Michael_PJ

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Mental support for EA partners?

Increasingly I find myself in a position where I feel that I have to defend myself to my significant other for actions

 

These discussions and  family-research-moments ... are increasingly eating into my self-worth and feeding insecurities.

This may be wildly off, but: have you talked to your partner about this? Do they know that when they talk to you like this, you feel attacked? And that it affects your self-worth? What would they say?

I ask because I think this is in many ways a relationship problem. They are doing something that makes you feel hurt. That's a problem that you could resolve in a number of ways - they could change, you could change, but you need to talk about it.

It might be that the outcome of that conversation is that you decide that you want to be more okay with thinking in this way, or shifting closer to what they believe. And maybe that's already where you are (in which case my apologies). But I don't think you should start out assuming that it's you who needs to change here.

EA Funds donation platform is moving to Giving What We Can

As a user of the EA Funds and a GWWC member, this feels like it will make things more confusing.

The EA Funds today has IMO a pretty good website. There are two things I expect the EA Funds to do: take donations and give grants. It is pretty clear immediately from the front page where to go to do either, although I would be on board with promoting the "get funded" call to action to be as prominent as the "donate" call to action.

However, moving the donation part feels less good to me. Now the website for the funds doesn't let me donate? Where do I donate? At this other website attached to this other organization? That's odd. Why not just have a simple donation page on your website (thinks my naive brain). Hopefully there will at least be a link from the EA Funds website to the donation page!

Associating the EA Funds with GWWC also feels odd to me from a branding perspective. Historically GWWC has felt associated more with the global health and development arm of EA, whereas the EA Funds are quite neutral and have funds for a variety of things. This also makes GWWC less of the "unobjectionable gateway drug" of EA, because now a donor will immediately find themselves presented with options to donate to "weird stuff". Maybe that's not really a problem, I'm not sure.

Ultimately it sounds like this reflects an underlying organizational change whereby the EA Funds teams wants to focus on grantmaking, and Conway's Law says that if they're not going to think about donations, then you probably will end up having to manage the donations elsewhere. So maybe it's inevitable.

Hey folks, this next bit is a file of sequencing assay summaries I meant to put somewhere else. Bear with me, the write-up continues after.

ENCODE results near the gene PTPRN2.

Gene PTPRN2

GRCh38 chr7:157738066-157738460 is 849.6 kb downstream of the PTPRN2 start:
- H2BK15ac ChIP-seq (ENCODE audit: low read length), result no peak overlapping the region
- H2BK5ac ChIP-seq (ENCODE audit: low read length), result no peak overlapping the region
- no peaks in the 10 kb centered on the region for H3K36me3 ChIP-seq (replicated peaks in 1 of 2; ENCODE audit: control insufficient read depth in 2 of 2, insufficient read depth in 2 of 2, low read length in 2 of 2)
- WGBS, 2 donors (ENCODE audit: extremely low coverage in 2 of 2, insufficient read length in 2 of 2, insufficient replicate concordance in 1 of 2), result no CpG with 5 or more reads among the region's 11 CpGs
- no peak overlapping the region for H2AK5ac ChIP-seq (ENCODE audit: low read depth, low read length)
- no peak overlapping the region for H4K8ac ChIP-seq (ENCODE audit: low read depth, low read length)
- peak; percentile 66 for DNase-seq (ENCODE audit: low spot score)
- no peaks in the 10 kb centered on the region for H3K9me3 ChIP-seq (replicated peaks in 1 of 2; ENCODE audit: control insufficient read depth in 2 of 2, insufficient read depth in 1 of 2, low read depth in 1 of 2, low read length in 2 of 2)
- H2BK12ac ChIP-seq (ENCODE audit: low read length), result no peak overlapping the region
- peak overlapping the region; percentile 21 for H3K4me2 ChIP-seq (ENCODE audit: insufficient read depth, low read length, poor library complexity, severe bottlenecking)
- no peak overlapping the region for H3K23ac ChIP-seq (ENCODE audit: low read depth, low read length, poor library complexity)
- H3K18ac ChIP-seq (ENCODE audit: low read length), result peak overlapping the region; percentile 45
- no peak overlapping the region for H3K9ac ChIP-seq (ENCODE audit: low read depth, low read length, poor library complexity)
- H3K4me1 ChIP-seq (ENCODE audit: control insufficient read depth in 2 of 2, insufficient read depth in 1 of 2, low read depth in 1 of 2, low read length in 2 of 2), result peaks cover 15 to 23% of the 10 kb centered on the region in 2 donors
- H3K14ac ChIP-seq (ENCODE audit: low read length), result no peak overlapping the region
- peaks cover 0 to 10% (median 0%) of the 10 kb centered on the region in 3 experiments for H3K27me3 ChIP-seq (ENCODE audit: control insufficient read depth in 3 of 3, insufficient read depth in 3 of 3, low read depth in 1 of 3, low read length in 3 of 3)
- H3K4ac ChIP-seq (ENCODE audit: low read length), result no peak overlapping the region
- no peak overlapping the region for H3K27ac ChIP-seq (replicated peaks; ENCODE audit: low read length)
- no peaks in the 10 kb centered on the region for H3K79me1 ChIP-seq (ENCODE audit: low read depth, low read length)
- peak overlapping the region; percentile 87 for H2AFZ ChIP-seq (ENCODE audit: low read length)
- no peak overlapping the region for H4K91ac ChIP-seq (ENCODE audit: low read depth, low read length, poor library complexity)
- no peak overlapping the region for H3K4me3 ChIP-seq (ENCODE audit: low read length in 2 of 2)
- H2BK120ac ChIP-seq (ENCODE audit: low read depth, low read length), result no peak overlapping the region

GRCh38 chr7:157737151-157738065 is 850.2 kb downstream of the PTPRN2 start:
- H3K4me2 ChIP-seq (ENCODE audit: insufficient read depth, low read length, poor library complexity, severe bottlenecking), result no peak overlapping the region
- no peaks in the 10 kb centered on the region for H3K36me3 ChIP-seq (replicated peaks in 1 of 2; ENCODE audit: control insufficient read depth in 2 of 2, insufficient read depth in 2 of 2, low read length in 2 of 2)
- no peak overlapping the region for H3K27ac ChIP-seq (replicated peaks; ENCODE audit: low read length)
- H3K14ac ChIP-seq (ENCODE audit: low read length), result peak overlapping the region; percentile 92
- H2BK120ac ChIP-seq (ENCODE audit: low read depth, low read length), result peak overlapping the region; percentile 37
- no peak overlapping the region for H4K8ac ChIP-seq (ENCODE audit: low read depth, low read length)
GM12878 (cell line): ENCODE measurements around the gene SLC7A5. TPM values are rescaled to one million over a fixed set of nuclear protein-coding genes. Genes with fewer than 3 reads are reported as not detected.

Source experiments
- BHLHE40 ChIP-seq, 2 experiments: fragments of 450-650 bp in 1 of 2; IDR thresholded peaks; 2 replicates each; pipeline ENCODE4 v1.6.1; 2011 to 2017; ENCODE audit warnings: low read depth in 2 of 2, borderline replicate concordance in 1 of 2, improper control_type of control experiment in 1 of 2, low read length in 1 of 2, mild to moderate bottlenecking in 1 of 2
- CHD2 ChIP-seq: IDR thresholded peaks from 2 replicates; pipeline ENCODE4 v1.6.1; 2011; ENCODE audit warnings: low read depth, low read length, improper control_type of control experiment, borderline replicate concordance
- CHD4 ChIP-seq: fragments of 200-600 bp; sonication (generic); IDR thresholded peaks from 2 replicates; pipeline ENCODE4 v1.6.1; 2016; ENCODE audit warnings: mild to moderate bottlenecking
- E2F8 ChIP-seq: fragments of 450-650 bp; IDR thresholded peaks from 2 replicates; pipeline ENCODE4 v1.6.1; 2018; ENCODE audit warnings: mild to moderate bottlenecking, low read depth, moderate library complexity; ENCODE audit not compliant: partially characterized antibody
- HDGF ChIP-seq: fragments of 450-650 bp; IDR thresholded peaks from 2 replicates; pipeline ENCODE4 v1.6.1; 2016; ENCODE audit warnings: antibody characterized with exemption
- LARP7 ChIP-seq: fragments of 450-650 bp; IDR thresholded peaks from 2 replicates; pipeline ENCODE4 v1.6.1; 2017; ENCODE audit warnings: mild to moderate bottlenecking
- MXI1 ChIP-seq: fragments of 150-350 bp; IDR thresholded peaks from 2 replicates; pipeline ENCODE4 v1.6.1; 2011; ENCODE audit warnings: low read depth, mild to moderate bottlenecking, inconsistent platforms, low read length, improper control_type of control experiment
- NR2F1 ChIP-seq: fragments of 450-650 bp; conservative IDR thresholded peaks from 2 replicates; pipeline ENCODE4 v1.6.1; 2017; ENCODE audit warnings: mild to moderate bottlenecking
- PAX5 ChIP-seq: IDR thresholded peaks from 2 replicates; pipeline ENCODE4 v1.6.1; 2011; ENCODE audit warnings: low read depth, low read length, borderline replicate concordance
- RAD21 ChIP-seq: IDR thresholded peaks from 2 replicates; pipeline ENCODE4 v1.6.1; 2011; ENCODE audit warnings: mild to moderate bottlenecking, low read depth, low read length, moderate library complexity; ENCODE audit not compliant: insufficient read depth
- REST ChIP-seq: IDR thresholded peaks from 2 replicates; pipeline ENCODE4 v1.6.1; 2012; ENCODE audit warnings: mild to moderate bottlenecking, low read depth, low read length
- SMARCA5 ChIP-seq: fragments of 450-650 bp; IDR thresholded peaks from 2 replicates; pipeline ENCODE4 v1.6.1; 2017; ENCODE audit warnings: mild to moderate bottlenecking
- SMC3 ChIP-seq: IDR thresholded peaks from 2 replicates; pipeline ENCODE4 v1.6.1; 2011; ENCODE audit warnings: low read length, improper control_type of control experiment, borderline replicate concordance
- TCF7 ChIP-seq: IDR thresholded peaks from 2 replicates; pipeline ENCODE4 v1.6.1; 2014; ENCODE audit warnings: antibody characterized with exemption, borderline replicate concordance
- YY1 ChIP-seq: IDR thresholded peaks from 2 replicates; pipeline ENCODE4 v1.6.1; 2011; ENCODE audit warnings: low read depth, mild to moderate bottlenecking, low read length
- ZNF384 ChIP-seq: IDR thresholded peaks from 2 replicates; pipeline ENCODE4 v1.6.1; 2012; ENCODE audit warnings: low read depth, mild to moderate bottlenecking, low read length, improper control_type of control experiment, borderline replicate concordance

We're Rethink Priorities. AMA.

Upvoted for being honest about status-related desires. Good to keep an eye on them but I think they can be useful motivators when they're pointing in the right direction!

Comparative advantage in the talent market

This is a good point, although talent across time is comparatively harder to estimate. So "act according to present-time comparative advantage" might be a passable approximation in most cases.

We also need to consider the interim period when thinking about trades across time. If C takes the ops job, then in the period between C taking the job and E joining the movement, we get better ops coverage. It's not immediately obvious to me how this plays out, might need a little bit of modelling.

Could I have some more systemic change, please, sir?

Sure - I don't think "systematic change" is a well-defined category. The relevant distinction is "easy to analyze" vs "hard to analyze". But in the post you've basically just stipulated that your example is easy to analyze, and I think that's doing most of the work.

So I don't think we should conclude that "systematic changes look much more effective" - as you say, we should look at them case by case.

Could I have some more systemic change, please, sir?

There's a sliding scale of what people consider "systematic reform". Often people mean things like "replace capitalism". I probably wouldn't even have classed drug policy reform or tax reform as "systematic reform", but it's a vague category. Of course the simpler ones will be easier to analyze.

Could I have some more systemic change, please, sir?

Frame it as a matter of degree if you like: I think we're drastically more clueless about systematic reform than we are about atomic interventions.

Could I have some more systemic change, please, sir?

You seem to be assuming that the "bad case" for systematic reform is that it's, say, 1/500th of the benefit of the GD average effort. But I don't think that's the bad case for most systematic reforms: the bad case is that they're actively harmful.

For me, at least, the core of my problem with "systematic reform" is that we're "clueless" about its effects - it could have good effects, but could also have quite bad effects, and it's extremely hard for us to tell which.

I think the ceiling cost estimate is a nice way of framing the comparison, but I agree with Milan that the hard bit is working out the expected effect.

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